Friday, February 03, 2012

Are Atoms Illogical?

The word "atom" comes from the Greek for uncuttable.  The idea in the doctrines of Democritus and Lucretius was that there was a basic unit of material existence that had no parts, was complete unity in itself.  Descartes, in his book The Principles of Philosophy (his book about physics), argues that the such an atom is a logical impossibility.  His argument is based on an insult to God's omnipotence along the lines of the inability to create a rock so heavy He can't lift it.  The idea of an atom would require God's ability to create an entity He could not divide.  Since an all-perfect God was a logical necessity according to Descartes, atoms had to go.

We can create a non-theological version of the argument from another element of Descartes' views on physics.  According to Descartes, the primary property of a material entity is extension, having size.  If we posit for the argument's sake that classical atoms exist, then they have to have size.  This size could be mapped onto the real numbers, that is anything that has a size can be measured and we can determine how big this size is.  But for every real number, there is a real number that is half as large, that is we can split any real number in half.  Couldn't we then split the space occupied by the atom in half and talk about, say, the left half of the atom and the right half of the atom?  Would this undermine classical atomism?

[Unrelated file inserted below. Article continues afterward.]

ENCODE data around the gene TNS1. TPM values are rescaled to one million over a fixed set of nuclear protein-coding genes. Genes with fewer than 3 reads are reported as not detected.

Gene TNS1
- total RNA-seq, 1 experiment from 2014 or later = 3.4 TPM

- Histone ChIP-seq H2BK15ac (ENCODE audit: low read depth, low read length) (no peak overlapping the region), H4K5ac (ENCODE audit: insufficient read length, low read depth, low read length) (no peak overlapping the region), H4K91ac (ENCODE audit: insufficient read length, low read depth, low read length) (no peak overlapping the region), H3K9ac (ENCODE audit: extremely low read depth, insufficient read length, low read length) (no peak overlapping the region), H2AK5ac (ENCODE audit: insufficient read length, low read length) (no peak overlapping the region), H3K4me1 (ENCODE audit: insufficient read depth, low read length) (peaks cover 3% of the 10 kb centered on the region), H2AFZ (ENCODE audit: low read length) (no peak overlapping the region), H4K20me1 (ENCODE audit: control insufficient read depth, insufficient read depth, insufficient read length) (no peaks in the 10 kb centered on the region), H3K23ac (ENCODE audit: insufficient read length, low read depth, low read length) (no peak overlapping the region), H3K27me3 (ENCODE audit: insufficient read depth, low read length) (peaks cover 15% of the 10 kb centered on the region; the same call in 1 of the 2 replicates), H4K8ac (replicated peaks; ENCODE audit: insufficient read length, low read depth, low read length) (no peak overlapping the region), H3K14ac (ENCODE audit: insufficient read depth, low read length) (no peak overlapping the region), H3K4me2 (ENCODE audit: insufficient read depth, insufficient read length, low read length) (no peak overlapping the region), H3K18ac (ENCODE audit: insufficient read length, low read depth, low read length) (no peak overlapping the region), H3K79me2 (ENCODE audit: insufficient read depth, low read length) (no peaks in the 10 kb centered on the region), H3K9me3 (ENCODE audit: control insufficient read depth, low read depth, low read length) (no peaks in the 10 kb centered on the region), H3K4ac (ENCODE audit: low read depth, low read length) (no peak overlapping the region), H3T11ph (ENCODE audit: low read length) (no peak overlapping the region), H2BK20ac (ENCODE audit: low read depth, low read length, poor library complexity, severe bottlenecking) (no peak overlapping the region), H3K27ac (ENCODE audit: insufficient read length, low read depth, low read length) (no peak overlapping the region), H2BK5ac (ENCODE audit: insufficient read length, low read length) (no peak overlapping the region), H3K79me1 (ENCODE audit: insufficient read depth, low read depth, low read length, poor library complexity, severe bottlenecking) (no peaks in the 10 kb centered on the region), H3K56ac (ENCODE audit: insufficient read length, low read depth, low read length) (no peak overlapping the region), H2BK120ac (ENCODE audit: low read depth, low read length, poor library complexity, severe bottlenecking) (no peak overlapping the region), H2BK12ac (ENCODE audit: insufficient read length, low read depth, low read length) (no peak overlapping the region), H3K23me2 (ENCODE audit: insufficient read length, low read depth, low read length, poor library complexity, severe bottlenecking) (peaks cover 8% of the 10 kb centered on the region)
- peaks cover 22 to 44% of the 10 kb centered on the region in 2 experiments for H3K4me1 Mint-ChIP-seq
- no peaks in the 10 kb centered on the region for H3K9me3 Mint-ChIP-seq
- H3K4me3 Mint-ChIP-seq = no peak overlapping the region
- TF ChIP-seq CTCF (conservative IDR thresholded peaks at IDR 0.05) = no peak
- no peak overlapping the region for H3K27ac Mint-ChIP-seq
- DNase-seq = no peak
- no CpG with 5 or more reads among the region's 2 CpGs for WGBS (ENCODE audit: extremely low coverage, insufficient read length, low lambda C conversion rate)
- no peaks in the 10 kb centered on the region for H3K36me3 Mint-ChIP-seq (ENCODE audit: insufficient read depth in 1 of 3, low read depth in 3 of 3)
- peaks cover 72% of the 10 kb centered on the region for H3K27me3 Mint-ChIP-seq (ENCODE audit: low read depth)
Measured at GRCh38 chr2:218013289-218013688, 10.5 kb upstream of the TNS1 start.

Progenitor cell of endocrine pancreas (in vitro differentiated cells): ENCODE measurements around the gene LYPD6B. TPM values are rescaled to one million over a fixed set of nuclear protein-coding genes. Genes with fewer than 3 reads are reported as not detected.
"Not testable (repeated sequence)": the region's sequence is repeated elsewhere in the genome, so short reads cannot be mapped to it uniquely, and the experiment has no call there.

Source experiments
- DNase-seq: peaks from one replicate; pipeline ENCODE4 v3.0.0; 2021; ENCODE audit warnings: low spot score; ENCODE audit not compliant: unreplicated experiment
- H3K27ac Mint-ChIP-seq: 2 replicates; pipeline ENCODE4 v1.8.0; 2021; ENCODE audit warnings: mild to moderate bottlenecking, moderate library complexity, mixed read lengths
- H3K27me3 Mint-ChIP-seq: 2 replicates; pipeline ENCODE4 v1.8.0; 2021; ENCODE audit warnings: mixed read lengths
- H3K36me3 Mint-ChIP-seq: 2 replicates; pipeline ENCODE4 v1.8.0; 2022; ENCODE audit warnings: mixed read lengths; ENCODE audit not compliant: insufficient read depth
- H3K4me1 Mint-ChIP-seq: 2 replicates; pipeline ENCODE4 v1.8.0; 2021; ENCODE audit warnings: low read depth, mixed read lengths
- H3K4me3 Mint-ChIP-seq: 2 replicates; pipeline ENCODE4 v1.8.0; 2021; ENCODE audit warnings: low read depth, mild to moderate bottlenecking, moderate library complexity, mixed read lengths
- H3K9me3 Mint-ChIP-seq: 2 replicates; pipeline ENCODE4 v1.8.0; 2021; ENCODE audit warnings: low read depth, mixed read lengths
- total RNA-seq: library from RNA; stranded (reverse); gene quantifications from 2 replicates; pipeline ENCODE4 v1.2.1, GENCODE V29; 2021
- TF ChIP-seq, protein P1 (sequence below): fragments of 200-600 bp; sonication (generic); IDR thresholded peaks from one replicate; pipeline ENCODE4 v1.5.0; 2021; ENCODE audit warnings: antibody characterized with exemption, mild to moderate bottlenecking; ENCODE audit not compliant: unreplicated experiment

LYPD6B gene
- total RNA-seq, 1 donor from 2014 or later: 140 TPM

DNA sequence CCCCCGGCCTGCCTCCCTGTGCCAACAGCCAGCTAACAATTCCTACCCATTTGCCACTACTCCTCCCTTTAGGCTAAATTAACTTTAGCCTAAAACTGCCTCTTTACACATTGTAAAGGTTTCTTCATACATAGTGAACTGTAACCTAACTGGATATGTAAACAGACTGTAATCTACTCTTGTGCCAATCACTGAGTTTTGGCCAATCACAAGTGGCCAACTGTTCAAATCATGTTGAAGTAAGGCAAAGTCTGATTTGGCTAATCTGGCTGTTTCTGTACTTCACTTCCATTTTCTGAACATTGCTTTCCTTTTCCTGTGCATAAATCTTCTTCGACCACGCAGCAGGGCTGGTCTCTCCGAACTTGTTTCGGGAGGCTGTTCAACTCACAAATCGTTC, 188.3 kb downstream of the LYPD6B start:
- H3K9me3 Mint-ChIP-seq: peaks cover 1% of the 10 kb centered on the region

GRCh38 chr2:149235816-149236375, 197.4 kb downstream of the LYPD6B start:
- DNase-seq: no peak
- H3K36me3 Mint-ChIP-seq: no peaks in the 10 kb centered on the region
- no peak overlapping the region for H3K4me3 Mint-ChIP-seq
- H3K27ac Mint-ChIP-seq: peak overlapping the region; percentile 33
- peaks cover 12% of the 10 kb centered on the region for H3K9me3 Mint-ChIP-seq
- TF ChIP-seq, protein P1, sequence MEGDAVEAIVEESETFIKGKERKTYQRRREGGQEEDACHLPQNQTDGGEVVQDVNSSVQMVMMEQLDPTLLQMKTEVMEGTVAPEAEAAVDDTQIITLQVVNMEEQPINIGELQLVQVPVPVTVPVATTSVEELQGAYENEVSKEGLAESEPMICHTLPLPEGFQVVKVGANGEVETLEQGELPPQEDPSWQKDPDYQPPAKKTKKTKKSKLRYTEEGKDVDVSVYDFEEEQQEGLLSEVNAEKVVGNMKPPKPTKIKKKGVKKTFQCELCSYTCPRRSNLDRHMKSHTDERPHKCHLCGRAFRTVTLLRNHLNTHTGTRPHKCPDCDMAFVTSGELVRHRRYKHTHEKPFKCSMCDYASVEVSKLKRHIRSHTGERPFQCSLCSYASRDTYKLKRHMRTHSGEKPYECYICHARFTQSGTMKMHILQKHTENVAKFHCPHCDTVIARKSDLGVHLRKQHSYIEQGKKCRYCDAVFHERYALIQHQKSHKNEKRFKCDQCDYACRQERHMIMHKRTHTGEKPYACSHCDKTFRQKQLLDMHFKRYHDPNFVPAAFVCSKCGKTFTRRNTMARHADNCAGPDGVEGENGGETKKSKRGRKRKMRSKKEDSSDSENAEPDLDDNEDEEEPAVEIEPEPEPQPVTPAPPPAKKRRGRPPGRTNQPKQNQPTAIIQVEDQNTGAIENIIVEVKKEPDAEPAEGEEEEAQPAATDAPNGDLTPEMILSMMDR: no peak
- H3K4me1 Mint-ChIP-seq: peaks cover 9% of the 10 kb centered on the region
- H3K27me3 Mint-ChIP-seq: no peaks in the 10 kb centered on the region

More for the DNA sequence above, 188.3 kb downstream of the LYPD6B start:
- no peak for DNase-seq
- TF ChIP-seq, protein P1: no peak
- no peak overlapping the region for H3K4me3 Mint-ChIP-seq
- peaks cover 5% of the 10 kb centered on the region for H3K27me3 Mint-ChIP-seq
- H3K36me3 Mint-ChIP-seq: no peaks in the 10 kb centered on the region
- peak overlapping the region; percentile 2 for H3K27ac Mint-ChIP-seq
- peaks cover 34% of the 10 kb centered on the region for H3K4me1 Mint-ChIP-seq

Could Democritus respond to this secular Cartesian argument?  What about something Leibnizian along the lines of the division would not create things out of the "parts" of the atom because they have no properties since the atom itself and not its parts are the sole possessors of properties?  The parts, in essence, are not parts.  But wouldn't they have properties of being to the left of or to the right of the other part?

We know the ancient view is factually wrong, but is it logically possible?